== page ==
An Oslo Middle School staff member, Sherrie Lynn McGary, died last week and a colleague attributed her death to a case of COVID-19 contracted on campus.
McGary, 51, the school’s media center assistant, died Jan. 23. She was the first public school staff member to die from the virus in Indian River County.
While the school officials said there is no way to confirm where McGary contracted the virus, School Superintendent David Moore fired off letters to Gov. Ron DeSantis and state Health Department officials calling for educators to get a higher priority for COVID-19 vaccinations.
“The loss of this staff member has reverberated throughout our school communities,” Moore said in a Jan. 27 letter to DeSantis. “I am respectfully requesting that provisions be made to swiftly prioritize educators in opportunities to be vaccinated against COVID-19.”
Several School Board members offered their condolences to the McGary family and the school district sent grief counselors to console students and staff members.
“As something like that happens, we have a crisis team that is immediately there,” Schools Superintendent David Moore said. “We’re being very sensitive and proactive in providing systems of support.”
A total of 15 students and staff members have tested positive for COVID-19 at the Oslo Middle School so far this school year, according to school district records.
A seventh-grade civics teacher at Oslo Middle School, Todd Holden, blamed McGary’s death on the virus, asserted she caught COVID-19 on the job and said he fears other educators will also die from the disease.
“It’s going to be some time before Oslo gets back to whatever passes as normal in today’s environment,” Holden told the School Board during its Jan. 26 business meeting.
“My dear colleague’s death brings us face to face with a harsh reality,” Holden said. “There is no doubt the virus is running through our schools and Ms. McGary contracted the virus at Oslo.
“In the last two weeks, we have had seven teachers diagnosed with COVID, many having significant if not severe symptoms,” Holden said. “Of course, the virus is running through the schools. To deny that or suggest otherwise is to live in a place other than reality.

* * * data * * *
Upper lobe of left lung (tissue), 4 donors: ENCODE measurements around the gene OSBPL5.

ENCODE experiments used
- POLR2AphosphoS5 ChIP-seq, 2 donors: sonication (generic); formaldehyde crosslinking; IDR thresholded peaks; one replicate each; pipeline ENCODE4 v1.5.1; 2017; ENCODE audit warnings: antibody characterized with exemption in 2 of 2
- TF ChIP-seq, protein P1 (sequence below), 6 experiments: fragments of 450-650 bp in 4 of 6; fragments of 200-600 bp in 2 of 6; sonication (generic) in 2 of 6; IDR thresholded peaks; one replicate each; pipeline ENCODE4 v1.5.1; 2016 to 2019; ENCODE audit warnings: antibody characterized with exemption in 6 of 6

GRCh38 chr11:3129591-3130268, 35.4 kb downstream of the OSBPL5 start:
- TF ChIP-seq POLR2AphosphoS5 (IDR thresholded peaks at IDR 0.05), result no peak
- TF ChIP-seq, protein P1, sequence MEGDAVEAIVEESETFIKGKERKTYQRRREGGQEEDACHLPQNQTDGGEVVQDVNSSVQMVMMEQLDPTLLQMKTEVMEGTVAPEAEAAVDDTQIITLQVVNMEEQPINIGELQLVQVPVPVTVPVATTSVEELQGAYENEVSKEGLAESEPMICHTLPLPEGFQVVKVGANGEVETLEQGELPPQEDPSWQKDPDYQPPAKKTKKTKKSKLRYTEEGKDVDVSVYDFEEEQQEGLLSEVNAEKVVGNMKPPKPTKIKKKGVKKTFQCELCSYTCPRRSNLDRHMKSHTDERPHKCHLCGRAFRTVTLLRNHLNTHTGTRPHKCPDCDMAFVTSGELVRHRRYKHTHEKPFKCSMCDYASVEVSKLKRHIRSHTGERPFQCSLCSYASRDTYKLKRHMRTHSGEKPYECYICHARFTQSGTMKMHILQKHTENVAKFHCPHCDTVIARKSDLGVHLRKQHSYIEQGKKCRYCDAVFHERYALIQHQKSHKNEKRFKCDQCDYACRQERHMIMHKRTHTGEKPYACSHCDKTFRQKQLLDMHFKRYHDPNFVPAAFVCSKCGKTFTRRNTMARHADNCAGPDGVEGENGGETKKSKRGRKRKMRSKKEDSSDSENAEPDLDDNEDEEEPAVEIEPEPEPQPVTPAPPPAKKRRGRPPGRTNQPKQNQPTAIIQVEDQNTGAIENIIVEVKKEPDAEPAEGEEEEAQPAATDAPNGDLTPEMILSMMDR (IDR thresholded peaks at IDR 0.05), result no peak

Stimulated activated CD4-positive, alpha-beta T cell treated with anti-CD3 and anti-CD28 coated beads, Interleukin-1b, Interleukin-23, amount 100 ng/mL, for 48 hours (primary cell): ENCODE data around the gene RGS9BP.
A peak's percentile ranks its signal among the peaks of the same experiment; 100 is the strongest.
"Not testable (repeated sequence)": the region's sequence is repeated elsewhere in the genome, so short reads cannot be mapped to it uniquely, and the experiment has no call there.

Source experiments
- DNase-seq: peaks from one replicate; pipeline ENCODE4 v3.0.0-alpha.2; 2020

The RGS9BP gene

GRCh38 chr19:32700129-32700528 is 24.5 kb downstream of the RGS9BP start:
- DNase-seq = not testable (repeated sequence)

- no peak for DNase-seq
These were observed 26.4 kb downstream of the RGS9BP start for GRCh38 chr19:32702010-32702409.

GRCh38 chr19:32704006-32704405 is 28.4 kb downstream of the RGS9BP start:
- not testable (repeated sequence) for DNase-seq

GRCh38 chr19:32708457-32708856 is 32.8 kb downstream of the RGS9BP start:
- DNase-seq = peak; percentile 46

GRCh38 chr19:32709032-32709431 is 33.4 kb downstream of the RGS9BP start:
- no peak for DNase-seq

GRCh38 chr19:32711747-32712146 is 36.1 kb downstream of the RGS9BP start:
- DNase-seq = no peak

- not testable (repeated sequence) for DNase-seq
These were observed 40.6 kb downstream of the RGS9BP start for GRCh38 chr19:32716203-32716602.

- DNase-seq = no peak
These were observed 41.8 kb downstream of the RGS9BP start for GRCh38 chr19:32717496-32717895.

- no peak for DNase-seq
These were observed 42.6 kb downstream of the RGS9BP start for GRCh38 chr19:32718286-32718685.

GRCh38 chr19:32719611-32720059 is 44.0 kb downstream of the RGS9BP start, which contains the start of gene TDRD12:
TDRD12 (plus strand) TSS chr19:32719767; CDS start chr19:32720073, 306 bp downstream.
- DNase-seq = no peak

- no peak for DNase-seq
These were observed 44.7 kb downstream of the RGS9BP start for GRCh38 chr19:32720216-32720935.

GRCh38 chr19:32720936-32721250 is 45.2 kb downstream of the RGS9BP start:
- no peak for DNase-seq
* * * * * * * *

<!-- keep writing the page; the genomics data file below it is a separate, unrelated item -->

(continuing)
“To imagine Ms. McGary will be the last school employee to die of this virus contracted at school is also a fantasy,” Holden said. “There is no telling which of us will be next.”
But school district spokeswoman Cristen Maddux told Vero Beach 32963: “With COVID-19 being prevalent in all areas of our community, there is no way to confirm, and it is not appropriate to assume, where an individual contracted the virus.
“We will do everything in our ability to continue enforcing the health and safety guidelines within our schools and expedite the availability of the vaccine to our teachers and staff members,” Maddux said.
Holden urged the School Board to lobby state and federal officials to designate educators as frontline workers so they can gain quicker access to COVID-19 vaccines.
Meanwhile, the school district reported 30 students and eight staff members tested positive for COVID-19 between Jan. 25 and Jan. 31. Another 219 students and one staff member were directed to quarantine.
Altogether, 160 students and 47 staff members have tested positive for the virus since the school year started Aug. 24, school district records show. Another 1,563 students and 31 staff members have quarantined.
The school district reports COVID-19 cases for students and staff members attending school in person.
The Florida Department of Health, which keeps track of COVID-19 cases for those involved in virtual, as well as in person learning at public schools along with cases in charter and private schools, reports a much higher number of total cases.
According to the state, there have been 660 cases of COVID-19 in 34 public, charter and private schools in Indian River County as of Jan. 23, Health Department records show. That includes 524 students, 42 staff members and 94 people whose school role is listed as “unknown.”
During the week of Jan. 17-23, 46 students, one staff member and 14 whose status was “unknown” in the county’s public, charter and private schools tested positive for the virus, Health Department records show.
One of those COVID-19 cases was a student at Oslo Middle School, Health Department records show.
Holden praised McGary’s commitment to the students at Oslo Middle School.
“We have lost one of the hearts and souls that makes Oslo the school that it is,” Holden told the School Board. “Sherrie McGary was … always kind and generous, willing to do whatever needed to be done for what she called ‘my kids.’”